Plaintiff argues that the “information gathering” and “records maintenance” requirements of the Notice are focused on the act of reporting to the taxing authority information used to determine tax liability, not the discrete, subsequent acts of assessment or collection of that liability. This argument misses the mark.

While it is true that information reporting is a separate step in the taxation process that occurs before assessment or collection, see Direct Marketing, 135 S. Ct. at 1130, Plaintiff’s argument presupposes that the relevant taxes in this AIA analysis are the third-party taxes the collection of which the Notice is designed to facilitate. As previously discussed, that is incorrect. Like the challenged regulation in Florida Bankers, the Notice is indeed “two or three steps removed” from any third-party taxes. 799 F.3d at 1069. But once it is established that the relevant tax is the penalty imposed for violation of the Notice’s requirements, it becomes clear that Plaintiff’s suit is focused on that tax’s assessment or collection. Plaintiff’s suit seeks to invalidate the Notice, which is the entire basis for that tax. If successful, Plaintiff’s suit would “restrain (indeed eliminate)” it. Id. at 1067.

After finding that the matter was covered by the AIA, the majority opinion concluded that the narrow “no alternative remedy” exception to the AIA  did not apply because there was the opportunity to challenge the notice by failing to comply with its requirements, paying the associated penalties and then pursuing a refund suit.

Conclusion

The majority opinion (as does the dissent) extensively cites the Hickman and Kerska article Restoring the Lost Anti-Injunction Act, 103 Va. L. Rev. 1683, 1686 (2017), an article PT has reviewed and I discussed earlier this year. In the opinion’s conclusion, there is an explicit acknowledgement (in part based on that article and related scholarship) that there may be legitimate grievances associated with limits on challenging the IRS’s purported failure to comply with the APA.  As I said earlier this year in PT and in an upcoming article in Temple Law Review, perhaps it is time for a fresh legislative look at ways taxpayers can challenge IRS guidance – an idea that I adopt from a 2017 article from Professor Stephanie Hunter McMahon (blogged by PT here), also cited by the dissent (as is Pat Smith, who has written about these issues for PT too).

One final point. This brief blog post does not dive deeply into the argument that Florida Bankers is wrongly decided. The dissent believes that to be the case.

In Florida Bankers, a divided panel of the D.C. Circuit held that the Anti-Injunction Act barred a similar suit challenging the legality of a reporting requirement that the IRS enforced with a tax. See 799 F.3d at 1072. That is because, the court reasoned, the tax is “imposed as a direct consequence of violating the regulation,” and so “[i]nvalidating the regulation would directly bar collection of that tax.” Id. at 1069. For the D.C. Circuit majority, this distinguished the case from Direct Marketing because “the tax . . . is not two or three steps removed from the regulation in question.” Id. In other words, there was no attenuation between the assessment and collection of the tax, on the one hand, and invalidating the regulation on the other.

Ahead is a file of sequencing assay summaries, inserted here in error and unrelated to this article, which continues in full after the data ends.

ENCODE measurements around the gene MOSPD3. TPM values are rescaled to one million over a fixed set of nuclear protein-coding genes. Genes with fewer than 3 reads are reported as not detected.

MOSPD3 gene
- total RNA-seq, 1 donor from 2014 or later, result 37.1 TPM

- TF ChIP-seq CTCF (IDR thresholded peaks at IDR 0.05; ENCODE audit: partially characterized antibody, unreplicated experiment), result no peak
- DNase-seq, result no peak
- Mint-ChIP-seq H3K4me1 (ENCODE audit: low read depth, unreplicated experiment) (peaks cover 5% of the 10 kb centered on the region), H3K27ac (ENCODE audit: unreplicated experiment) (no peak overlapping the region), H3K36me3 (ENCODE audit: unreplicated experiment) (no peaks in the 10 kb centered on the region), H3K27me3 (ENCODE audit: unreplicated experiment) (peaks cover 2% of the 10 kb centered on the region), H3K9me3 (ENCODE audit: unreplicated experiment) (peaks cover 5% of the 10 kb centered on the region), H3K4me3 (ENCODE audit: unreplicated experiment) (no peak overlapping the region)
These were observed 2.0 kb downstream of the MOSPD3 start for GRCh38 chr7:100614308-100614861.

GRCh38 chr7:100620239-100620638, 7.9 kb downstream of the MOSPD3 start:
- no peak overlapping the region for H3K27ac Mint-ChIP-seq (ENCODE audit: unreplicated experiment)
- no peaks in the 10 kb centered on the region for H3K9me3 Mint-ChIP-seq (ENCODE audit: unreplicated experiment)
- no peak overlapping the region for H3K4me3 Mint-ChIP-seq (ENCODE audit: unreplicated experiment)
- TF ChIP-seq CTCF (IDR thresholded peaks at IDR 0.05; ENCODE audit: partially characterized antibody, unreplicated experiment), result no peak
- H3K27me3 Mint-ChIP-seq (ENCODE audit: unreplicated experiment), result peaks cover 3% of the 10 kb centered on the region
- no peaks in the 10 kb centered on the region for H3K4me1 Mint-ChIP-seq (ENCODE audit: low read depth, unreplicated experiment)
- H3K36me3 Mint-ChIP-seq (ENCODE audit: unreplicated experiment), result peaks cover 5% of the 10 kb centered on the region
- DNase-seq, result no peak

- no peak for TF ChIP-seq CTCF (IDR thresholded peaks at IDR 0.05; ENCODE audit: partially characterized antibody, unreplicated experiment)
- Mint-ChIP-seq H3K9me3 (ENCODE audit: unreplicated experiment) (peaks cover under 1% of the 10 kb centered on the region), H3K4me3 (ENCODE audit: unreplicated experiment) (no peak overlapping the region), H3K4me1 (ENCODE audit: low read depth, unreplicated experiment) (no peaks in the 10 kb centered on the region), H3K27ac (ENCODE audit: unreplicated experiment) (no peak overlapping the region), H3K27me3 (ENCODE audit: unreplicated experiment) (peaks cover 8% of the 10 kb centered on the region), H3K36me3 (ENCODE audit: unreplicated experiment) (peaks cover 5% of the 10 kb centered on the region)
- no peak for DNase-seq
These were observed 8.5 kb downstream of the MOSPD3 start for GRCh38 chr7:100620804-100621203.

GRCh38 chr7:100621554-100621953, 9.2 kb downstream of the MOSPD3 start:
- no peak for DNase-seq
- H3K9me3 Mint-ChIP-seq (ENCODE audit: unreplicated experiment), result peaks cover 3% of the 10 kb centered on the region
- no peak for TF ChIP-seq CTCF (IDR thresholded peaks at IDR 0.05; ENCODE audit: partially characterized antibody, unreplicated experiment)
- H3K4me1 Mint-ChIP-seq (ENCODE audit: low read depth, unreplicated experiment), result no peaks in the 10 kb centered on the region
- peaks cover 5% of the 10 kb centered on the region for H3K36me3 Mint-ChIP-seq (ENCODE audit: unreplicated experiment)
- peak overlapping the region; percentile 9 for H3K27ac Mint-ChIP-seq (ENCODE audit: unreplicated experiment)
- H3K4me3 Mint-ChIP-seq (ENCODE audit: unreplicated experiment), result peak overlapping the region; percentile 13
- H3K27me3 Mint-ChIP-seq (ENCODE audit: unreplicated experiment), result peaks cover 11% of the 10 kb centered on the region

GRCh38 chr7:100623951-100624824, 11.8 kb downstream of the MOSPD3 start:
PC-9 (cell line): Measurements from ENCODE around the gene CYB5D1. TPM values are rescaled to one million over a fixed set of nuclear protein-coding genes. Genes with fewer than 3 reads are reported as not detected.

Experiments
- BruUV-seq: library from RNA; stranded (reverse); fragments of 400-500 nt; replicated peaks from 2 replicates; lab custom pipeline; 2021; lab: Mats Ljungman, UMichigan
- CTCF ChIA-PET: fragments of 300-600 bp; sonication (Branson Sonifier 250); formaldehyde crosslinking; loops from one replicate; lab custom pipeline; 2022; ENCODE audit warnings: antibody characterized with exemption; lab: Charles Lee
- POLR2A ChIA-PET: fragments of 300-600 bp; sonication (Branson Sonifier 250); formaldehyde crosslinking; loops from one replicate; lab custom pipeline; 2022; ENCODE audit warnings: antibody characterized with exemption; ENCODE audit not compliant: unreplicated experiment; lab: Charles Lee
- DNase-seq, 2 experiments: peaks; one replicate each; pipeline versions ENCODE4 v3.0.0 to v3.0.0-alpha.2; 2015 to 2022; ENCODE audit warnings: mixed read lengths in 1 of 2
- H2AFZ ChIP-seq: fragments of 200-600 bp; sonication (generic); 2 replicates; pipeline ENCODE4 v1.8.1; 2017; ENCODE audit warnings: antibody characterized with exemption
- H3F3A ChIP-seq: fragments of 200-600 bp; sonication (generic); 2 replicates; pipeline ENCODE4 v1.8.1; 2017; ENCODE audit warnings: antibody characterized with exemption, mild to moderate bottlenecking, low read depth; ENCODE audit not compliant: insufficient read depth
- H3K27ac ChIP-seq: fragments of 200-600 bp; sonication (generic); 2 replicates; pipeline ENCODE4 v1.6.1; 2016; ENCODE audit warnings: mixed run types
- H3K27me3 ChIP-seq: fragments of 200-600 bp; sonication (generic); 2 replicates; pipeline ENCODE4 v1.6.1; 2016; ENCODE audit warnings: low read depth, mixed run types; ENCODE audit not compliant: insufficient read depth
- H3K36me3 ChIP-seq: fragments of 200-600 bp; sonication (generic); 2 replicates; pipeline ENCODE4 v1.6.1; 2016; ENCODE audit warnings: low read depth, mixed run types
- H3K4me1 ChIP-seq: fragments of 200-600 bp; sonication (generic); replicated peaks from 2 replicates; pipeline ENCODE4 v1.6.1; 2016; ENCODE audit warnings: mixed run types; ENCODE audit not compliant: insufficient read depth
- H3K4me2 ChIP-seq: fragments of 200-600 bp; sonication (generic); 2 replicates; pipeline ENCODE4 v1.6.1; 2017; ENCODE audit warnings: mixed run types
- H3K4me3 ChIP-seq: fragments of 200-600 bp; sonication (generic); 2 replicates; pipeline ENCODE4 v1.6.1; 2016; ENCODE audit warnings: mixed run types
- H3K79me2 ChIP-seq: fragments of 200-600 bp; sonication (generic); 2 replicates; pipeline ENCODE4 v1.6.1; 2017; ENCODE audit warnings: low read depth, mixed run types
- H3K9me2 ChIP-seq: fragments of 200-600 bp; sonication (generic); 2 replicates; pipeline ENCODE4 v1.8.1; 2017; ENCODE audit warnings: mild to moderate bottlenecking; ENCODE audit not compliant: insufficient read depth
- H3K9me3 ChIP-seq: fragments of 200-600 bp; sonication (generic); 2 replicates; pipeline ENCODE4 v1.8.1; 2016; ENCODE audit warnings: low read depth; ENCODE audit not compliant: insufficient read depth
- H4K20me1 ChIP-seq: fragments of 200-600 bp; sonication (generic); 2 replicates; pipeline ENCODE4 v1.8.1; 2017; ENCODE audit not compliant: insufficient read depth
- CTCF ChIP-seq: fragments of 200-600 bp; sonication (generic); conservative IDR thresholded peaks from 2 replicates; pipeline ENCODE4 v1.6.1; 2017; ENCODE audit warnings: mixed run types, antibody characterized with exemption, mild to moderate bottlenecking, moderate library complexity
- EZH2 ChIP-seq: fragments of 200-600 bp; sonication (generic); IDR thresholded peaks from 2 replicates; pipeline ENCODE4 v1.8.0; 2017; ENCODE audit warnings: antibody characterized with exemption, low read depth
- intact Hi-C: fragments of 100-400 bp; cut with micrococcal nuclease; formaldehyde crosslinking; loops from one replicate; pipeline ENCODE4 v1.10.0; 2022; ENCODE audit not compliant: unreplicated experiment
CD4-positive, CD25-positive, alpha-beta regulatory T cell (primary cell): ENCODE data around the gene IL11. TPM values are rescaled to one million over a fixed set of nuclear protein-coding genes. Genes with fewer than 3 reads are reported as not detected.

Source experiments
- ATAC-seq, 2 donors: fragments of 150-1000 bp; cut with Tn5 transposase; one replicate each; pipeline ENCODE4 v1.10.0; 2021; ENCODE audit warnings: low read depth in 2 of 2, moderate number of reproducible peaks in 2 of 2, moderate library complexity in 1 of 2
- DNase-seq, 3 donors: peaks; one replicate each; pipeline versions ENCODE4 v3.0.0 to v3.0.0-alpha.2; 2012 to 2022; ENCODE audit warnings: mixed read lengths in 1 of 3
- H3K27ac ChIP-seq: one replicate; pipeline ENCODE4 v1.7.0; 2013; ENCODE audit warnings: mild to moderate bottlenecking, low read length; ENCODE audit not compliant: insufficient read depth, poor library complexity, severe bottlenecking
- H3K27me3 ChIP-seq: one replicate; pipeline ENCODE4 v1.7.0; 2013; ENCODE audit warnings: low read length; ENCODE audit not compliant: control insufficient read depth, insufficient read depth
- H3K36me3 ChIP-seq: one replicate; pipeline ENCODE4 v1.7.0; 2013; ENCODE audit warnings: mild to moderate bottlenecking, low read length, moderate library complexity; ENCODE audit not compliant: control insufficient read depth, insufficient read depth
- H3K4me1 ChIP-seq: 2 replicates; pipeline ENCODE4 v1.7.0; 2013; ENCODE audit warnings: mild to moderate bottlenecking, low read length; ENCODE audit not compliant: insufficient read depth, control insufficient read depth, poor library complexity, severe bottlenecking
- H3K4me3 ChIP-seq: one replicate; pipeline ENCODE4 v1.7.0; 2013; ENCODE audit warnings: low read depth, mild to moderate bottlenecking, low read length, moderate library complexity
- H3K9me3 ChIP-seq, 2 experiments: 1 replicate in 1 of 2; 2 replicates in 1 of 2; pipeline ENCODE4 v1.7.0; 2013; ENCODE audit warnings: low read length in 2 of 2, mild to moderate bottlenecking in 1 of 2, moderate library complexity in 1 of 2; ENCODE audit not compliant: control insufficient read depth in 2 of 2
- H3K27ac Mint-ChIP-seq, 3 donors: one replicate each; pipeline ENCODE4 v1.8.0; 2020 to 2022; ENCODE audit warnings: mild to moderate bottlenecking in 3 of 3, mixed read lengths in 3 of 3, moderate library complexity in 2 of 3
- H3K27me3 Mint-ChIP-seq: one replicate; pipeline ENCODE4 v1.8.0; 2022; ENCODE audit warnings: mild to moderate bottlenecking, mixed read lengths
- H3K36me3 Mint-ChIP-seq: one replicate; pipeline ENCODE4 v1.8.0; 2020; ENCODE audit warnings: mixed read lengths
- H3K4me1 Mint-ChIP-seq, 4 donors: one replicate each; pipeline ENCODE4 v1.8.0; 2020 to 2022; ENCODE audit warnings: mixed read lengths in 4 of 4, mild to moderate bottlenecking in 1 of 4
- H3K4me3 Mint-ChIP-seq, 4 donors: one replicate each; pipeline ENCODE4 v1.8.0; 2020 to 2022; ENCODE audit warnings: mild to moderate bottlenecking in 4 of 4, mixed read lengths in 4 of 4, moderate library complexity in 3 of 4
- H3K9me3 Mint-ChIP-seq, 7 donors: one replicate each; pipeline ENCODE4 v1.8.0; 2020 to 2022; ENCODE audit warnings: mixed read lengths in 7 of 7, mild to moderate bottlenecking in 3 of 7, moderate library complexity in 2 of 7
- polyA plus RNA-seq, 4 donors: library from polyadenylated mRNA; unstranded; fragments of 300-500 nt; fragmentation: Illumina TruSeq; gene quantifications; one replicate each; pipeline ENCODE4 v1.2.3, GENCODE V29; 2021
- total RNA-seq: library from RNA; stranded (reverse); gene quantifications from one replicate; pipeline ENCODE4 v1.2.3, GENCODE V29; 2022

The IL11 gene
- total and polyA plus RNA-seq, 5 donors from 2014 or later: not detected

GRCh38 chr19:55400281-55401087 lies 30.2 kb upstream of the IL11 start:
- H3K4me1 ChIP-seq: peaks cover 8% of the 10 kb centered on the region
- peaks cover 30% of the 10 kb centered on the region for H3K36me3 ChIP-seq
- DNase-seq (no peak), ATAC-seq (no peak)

That misses the mark. Enjoining a reporting requirement enforced by a tax does not necessarily bar the assessment or collection of that tax. That is because the tax does not result from the requirement per se. The only way for the IRS to assess and collect the tax is for a party to violate the requirement. So enjoining the requirement only stops the assessment and collection of the tax in the sense that a party cannot first violate the requirement and then become liable for the tax. Surely, this is the kind of attenuated relationship between “restrain,” “assessment,” and “collection” that Direct Marketing rejected.

Underlying the dissent’s different take on the reach of the AIA is its practical concern for the consequences of the majority’s approach, including the difficult position people find themselves in if they believe that the guidance that the IRS issues is either procedurally or substantively improper:

Under the majority’s decision, CIC now only has two options: (1) acquiesce to a potentially unlawful reporting requirement that will cost it significant money and reputational harm or (2) flout the requirement, i.e., “break the law,” to the tune of $50,000 in penalties for each transaction it fails to report. See 26. U.S.C. § 6707(a)–(b). Only if it (or someone else) follows the latter path—and only when (or if) the Government comes to collect the penalty—will any court be able to pass judgment on the legality of the regulatory action.

The dissent goes on to note that there are possible criminal sanctions under 7203 for willfully failing to keep the records that the Notice required:

In other words, the only lawful means a person has of challenging the reporting requirement here is to violate the law and risk financial ruin and criminal prosecution. That is probably enough to test the intestinal fortitude of anyone. And it leaves CIC in precisely the bind that pre-enforcement judicial review was meant to avoid.